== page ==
Friday, January 11 2013, 02:39 PM MST
Recommended Films: January 11 - January 17, 2013
(KUTV) Recommended films showing in Salt Lake City for the week of January 11 – January 17, 2013
1. Zero Dark Thirty (R)
2. Lincoln (PG-13)
3. Silver Linings Playbook (R)
4. Les Miserables (PG-13)
5. The Impossible (PG-13)
1. Frankenweenie (PG)
2. Life of Pi (PG)
3. Rise of the Guardians (PG)
4. Wreck-It Ralph (PG)
5. ParaNorman (PG)
1. Argo (R)
2. The Impossible (PG-13)
3. The Sessions (R)
4. The Central Park Five (NR)
5. Hitchcock (PG-13)
Zero Dark Thirty
4.5 out of 5 Stars
Director • Kathryn Bigelow
Starring • Jessica Chastain, Joel Edgerton and Chris Pratt
Rated • R
Recommended to • Those interested in seeing what is unquestionably one of the best films to be released within the last year.
Much has been said about “Zero Dark Thirty.” Much of which was said by people who hadn’t actually seen the film. The story, as if you didn’t know, follows the decade-long hunt for Osama bin Laden. It’s not an easy road, but director Kathryn Bigelow and screenwriter Mark Boal have done a wonderful job of not playing to one or another political party.
This is simply a film about Maya (Jessica Chastain), a woman stuck in the middle of a man’s world, who believed passionately that the key to finding Bin Laden was a courier and for years she pushed an unpopular agenda that ultimately proved her gut instinct to be correct.
Was it an easy road? No. Were there questionable interviewing tactics employed? Yes. In this version of the story there are prisoners that are treated in ways that I consider inhuman. Did I leave the theater believing that ends justified the means? No, but in the context of this story I understand the insatiable need to find Bin Laden that pushed many good people to do terrible things. Do I accept “Zero Dark Thirty” as pure fact and no fiction? No. Do I feel like the essence of the raid and the events leading up to it are contained within this film? Yes, particularly when you compare “Zero Dark Thirty” to the recently released film “Seal Team Six: The Raid on Osama Bin Laden.” The details vary in a couple spots, but the stories are essentially the same. It just so happens that “Seal Team Six” is a poorly made film and “Zero Dark Thirty” is a fantastic piece of art.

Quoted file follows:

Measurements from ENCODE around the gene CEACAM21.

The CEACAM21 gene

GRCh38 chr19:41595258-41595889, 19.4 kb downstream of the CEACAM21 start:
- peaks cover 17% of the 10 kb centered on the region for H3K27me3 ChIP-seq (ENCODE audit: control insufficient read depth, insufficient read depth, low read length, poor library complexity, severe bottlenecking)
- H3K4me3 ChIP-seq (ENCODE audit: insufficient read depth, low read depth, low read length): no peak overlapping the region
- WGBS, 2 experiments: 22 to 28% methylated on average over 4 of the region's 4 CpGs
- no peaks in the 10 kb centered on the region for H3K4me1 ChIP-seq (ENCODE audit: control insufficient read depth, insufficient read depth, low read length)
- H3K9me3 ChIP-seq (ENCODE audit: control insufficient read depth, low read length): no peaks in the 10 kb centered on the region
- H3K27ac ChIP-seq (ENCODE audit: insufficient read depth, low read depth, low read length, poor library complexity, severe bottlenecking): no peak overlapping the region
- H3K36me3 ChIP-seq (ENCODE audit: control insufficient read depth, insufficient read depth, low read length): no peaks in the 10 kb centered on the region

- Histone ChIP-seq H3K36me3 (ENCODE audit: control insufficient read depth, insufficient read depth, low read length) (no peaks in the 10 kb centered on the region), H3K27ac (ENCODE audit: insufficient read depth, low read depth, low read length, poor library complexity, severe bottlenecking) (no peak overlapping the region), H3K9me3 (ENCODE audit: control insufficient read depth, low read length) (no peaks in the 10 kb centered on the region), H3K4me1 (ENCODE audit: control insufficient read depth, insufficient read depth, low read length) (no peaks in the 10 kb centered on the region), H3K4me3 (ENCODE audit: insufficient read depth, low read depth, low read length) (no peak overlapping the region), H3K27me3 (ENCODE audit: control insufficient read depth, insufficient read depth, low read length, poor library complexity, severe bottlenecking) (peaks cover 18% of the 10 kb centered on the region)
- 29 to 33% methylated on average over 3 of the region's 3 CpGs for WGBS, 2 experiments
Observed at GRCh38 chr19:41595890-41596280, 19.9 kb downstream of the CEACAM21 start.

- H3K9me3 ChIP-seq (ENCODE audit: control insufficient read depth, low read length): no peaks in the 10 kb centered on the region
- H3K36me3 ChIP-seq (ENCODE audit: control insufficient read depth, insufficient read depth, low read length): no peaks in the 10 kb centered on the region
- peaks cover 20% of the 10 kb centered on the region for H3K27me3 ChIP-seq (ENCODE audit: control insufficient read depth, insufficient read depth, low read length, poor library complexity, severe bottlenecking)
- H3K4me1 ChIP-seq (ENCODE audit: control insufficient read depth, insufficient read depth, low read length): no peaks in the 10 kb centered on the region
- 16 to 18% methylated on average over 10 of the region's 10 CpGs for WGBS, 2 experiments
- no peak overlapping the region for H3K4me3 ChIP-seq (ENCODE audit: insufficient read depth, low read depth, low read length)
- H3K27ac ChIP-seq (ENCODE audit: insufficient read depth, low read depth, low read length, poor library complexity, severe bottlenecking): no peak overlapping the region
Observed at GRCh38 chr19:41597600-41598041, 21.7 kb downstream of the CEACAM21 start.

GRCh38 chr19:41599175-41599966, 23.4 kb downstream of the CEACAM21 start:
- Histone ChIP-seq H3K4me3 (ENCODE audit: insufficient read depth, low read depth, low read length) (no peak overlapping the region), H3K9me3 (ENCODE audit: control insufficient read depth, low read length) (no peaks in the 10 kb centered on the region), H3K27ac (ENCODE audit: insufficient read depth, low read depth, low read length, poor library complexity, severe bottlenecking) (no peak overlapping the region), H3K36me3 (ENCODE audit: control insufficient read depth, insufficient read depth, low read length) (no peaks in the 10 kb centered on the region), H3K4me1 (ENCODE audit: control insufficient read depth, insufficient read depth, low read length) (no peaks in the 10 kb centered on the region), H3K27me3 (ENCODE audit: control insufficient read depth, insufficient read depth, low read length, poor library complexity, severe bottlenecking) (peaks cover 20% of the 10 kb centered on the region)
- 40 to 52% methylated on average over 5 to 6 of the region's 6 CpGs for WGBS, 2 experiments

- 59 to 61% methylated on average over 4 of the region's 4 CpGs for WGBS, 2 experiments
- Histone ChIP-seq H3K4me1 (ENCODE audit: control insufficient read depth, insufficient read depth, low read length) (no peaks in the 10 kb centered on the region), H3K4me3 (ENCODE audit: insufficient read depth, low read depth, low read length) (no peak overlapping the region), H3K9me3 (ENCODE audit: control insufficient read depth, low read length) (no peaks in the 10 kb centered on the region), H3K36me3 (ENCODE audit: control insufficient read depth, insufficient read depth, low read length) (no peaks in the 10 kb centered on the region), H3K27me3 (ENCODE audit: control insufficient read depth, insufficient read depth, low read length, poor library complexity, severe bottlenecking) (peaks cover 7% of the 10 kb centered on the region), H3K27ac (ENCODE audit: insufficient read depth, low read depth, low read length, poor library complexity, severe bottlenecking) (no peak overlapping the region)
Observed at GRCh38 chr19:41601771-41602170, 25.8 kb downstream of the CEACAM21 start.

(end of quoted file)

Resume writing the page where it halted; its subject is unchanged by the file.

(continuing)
3.5 out of 5 Stars
Director • Ruben Fleischer
Starring • Sean Penn, Ryan Gosling and Emma Stone
Rated • R
Recommended to • Fans of violent gangster films with solid performances, but nothing particularly original when it comes to a storyline.
The Los Angeles Police Department in the 1940s and 50s waged a war against organized crime. It looked to Chicago as a model of how bad things could get, so those in power (or at least those who hadn’t been bought off) decided to do what ever it took to push crime out of the city. Even if that meant breaking a few rules to get the job done.
“Gangster Squad” is the story of crime boss Mickey Cohen (Sean Penn) and the renegade cops (Josh Brolin, Ryan Gosling, Nick Nolte etc.) who are the last hope for a mafia-free Los Angeles. There’s nothing overly original to be found in the film, but because the film is well made and the cast is great I doubt that too many fans of mobster films are going to complain too much. Just be forewarned that “Gangster Squad” is more violent than the trailers seem to suggest.
The Central Park Five
4 out of 5 Stars
Directors • Ken Burns, Sarah Burns and David McMahon
Rated • NR
Recommended to • Those interested in documentaries like “Paradise Lost” or “The Thin Blue Line” that reveal the occasional injustice of our justice system.
In 1989 five young African American and Latino teenagers from Harlem were convicted of beating and raping a white woman in Central Park. It was a crime they did not commit.
Ken Burns in regarded as one of the finest documentary filmmakers of his generation. His various films have been greeted with almost unanimous acclaim. With “The Central Park Five” Burns finds himself co-directing alongside his daughter, Sarah, and David McMahon, who has produced and/or co-written many of Burns previous films. The results are typical Burns, which is to say that the film is engrossing from start to finish. It’s a great, but deeply upsetting story of injustice, racism and fear.
(Copyright 2013 Sinclair Broadcasting Group)